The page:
Regional candy can make a great gift (or part of a gift) for a host family. Try to find something that is specific to the place you grew up or otherwise not easy to find in the place you’re visiting. Do a quick Google search to be sure you’re not bringing something that’s widely available in the place you’re visiting. When in doubt, you could always bring a few candy bars as an extra addition to your main gift. 

A Colombian friend told me that Snickers bars and M&Ms would make a great gift if you were to study abroad in his country. Another Irish friend told me that she’s obsessed with Peeps and candy corn, both of which she stocks up on anytime she visits the US.

A note to Europeans visiting the US: you can’t buy chocolate covered Digestives, Kinder Eggs, or Jaffa Cakes in the States, and they usually go over pretty well!

Related Post: How to Deal with Homesickness in 4 Steps

Hot sauce 

A local hot sauce or set of hot sauces can be a great gift for your host family. Be sure to get a few that are barely spicy, or not really spicy at all, so your family can still enjoy them even if they can’t tolerate heat. If you’re planning to buy some hot sauce that’s widely available in the US (think: Cholula) check the websites for a couple of local grocery stores to be sure it isn’t widely available in the place you’ll be living. 

Locally made hot sauces will be a safer bet, and they sometimes have pretty jars or interesting labels that your host family will enjoy!

Maple Products

If you’re coming from New England or somewhere else where maple syrup is grown, bring some local maple syrup with you. Try to go for a local bottle, something made at a nearby farm (you can take a broad definition of “nearby” here). Maple candies and maple sugar could also make a great gift, and you’ll be able to take them in your carry on. 

Image shows a bottle of maple syrup with a small white paper tag. Baground shows a white painted wall.
This is my maple syrup from Spring Hills Farm, a local maple operation in Pennsylvania.

Local candles and/or incense

Just about everyone appreciates some self-care essentials, so a beautiful local candle or incense would be a great gift. If you choose to bring incense, I would pick up one of the small incense holders in case your host family doesn’t have one.

The more artisan the candles and incense look, the better! 


If there’s a book about your city or region that you love, a copy of a book could be a great gift. Keep in mind any language barriers, though, and don’t bring a book in a language that your host family won’t be able to read. 

A coffee table book with lots of high quality photos would be a great gift. This is true even if the text is in a language that your host can’t read–just about everyone enjoys looking at beautiful photos!


Original artwork is a wonderful gift, provided you’re able to safely carry it to your homestay family. This could be art that you made, or a piece from a family member, friend, or just something you really love. Take special care to package any artwork to keep it safe during your long journey. 

Shows me holding a bottle of Ninja Squirrel, a sriracha-style hot sauce that I love.
This is one of my favorite hot sauces from the US (and something I miss since moving abroad!). You can buy it at Whole Foods.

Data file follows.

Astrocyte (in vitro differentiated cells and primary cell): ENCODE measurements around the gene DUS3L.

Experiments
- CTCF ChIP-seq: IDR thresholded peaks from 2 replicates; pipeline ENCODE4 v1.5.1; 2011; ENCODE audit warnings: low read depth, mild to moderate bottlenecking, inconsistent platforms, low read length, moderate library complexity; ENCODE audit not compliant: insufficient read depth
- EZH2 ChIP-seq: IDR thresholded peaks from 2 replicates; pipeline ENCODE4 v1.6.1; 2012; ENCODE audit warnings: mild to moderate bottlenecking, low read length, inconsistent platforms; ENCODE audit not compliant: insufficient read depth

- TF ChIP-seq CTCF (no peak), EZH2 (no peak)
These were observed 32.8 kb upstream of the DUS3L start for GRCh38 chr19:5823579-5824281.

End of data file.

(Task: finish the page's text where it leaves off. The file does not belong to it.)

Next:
Any spices or seasonings that are special to your region would make a great gift. This could include things like spice rubs, cajun seasoning, or even barbeque sauce. In Ireland, for example, the only barbeque sauces available here are usually made by Heinz or Bullseye, so any sort of local barbeque sauce available in your hometown would be exciting to try!

Board game 

A board game that you love could be a great gift for your host family, especially if you show them how to play it. Try to avoid overly common games like Uno, as well as games that won’t be family friendly, like Cards Against Humanity. If you choose to bring a classic game like chess, be sure that the board and pieces are really special and unique. 

Classic American games like Yahtzee or newer games like Sushi Go could be fun to play with your host family and easy enough for children to learn. 

Image shows Ticket to Ride: America, a game from Days of Wonder. The box is open and a bit of the playing board can be seen underneath.
Ticket to Ride is a fun game where the board is a map of the US!
It could be fun to play this with your host family if they enjoy board games.

Throw blanket

If you know of a place to buy a nice throw blanket that’s in your budget, it can be a nice gift for a host family! Everyone loves to get cozy on the couch and watch a movie, usually with a nice, soft blanket. Be aware that throw blankets can get pricey and take up a lot of room in your bag, so be sure that you can fit the blanket in your budget and backpack. If you have any concerns, you might choose another gift on this list. 


If you’re a tea lover, bring some of your favorite teas to share with your host family. Be sure to bring everything you might need to make the tea, possibly including some local honey and a nice mug. 


If you love to cook, a cookbook could be a great gift for your host family. Choose a cookbook that has regional dishes from your area, or one that you’ve used many times and know well. Be sure that the book has plenty of photos so that everyone can see the different types of cuisine. 

As a bonus, you could bring any special ingredients used in the book and cook one of the dishes for your host family. 

Image shows Love Real Food, a cookbook from Kathryne Taylor of Cookie+Kate.
This is one of my favorite cookbooks–I’ve even cooked every recipe in it!

Sports memorabilia

If you’re a big sports fan, a sports jersey or similar item from your college or local sports team could be a hit! If you’re not sure about the right size to get, an adjustable baseball cap is a safe bet. A mug could be even better, since there’s no sizing involved. 

Avoid t-shirts or other close-fitting items, since you more than likely won’t know the size and preferences of your host before you arrive.